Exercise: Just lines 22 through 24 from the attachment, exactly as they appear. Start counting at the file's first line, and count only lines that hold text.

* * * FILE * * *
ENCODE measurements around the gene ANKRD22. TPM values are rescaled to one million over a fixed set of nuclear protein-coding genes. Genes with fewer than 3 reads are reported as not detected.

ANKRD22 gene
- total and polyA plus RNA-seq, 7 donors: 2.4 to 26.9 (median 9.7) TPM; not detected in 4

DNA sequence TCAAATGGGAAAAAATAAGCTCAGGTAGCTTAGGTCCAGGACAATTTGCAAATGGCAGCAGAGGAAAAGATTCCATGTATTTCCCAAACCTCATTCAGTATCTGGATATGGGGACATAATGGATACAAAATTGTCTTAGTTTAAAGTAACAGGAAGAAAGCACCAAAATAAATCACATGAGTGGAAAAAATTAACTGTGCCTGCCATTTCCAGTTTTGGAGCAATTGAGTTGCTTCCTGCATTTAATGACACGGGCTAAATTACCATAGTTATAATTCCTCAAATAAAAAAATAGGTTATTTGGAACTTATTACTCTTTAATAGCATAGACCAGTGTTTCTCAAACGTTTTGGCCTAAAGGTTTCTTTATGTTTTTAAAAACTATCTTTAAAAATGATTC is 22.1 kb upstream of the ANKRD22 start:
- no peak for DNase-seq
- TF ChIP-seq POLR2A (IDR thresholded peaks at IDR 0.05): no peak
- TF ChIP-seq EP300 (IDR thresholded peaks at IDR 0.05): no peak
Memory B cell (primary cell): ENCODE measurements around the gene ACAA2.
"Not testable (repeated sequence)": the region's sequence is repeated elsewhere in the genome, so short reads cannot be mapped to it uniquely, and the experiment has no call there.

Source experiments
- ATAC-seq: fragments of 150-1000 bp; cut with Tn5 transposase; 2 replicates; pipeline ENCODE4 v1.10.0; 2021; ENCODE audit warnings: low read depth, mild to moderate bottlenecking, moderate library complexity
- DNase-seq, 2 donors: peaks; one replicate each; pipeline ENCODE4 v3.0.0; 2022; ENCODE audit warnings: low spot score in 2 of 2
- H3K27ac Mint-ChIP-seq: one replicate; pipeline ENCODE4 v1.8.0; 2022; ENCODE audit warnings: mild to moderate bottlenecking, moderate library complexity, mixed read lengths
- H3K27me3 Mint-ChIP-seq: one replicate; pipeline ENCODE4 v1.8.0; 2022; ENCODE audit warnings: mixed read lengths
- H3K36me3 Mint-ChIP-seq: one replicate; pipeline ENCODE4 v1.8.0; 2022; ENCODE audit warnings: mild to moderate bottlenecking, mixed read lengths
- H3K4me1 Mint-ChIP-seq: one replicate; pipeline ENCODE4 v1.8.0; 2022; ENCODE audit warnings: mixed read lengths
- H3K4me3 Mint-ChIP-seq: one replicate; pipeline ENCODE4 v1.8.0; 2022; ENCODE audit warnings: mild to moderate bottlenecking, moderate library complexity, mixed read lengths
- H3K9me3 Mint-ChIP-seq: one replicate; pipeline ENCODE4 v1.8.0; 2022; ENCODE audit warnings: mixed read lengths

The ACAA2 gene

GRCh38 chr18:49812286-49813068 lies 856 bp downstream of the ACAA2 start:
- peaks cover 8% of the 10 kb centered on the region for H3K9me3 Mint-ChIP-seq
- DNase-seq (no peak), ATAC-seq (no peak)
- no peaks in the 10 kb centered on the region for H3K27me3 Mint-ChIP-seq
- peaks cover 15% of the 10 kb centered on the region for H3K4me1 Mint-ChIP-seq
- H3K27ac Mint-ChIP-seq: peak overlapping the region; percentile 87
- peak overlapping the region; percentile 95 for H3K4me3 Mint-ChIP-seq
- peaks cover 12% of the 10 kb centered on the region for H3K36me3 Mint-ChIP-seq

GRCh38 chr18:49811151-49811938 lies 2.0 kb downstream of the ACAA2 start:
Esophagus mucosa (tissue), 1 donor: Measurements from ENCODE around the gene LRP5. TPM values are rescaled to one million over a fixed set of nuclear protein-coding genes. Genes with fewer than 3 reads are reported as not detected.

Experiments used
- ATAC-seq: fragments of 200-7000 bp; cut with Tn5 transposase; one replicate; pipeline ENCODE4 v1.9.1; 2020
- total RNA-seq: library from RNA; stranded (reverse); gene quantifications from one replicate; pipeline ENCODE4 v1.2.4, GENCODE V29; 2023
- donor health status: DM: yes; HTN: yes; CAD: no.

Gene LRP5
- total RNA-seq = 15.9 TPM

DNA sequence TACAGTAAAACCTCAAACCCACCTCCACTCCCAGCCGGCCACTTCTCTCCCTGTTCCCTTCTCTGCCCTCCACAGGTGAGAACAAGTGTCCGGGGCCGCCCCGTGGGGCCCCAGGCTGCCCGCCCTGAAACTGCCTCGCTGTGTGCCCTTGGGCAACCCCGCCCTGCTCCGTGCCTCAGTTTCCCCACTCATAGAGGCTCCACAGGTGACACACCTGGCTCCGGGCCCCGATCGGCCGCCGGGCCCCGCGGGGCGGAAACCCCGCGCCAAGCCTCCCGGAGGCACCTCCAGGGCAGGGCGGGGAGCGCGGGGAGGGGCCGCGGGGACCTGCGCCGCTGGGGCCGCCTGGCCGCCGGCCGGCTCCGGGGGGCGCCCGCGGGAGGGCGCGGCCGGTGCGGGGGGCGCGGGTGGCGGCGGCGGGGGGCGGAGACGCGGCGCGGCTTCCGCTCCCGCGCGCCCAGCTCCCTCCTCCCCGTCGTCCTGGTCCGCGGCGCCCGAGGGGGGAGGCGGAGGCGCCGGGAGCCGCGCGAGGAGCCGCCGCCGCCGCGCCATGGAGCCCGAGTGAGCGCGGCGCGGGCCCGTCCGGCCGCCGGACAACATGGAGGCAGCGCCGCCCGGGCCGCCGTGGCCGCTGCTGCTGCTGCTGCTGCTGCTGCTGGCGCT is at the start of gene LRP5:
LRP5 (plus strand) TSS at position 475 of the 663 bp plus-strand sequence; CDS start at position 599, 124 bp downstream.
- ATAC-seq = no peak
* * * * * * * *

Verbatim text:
- DNase-seq (no peak), ATAC-seq (no peak)
- no peaks in the 10 kb centered on the region for H3K27me3 Mint-ChIP-seq
- peaks cover 15% of the 10 kb centered on the region for H3K4me1 Mint-ChIP-seq